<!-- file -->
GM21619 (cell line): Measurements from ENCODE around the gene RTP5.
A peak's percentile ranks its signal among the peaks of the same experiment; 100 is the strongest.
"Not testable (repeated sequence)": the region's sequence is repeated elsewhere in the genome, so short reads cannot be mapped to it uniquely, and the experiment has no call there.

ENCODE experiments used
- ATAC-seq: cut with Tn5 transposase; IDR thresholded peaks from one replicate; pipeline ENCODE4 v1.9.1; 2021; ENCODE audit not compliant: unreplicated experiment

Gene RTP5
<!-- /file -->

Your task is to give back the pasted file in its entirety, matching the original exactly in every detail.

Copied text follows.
GM21619 (cell line): Measurements from ENCODE around the gene RTP5.
A peak's percentile ranks its signal among the peaks of the same experiment; 100 is the strongest.
"Not testable (repeated sequence)": the region's sequence is repeated elsewhere in the genome, so short reads cannot be mapped to it uniquely, and the experiment has no call there.

ENCODE experiments used
- ATAC-seq: cut with Tn5 transposase; IDR thresholded peaks from one replicate; pipeline ENCODE4 v1.9.1; 2021; ENCODE audit not compliant: unreplicated experiment

Gene RTP5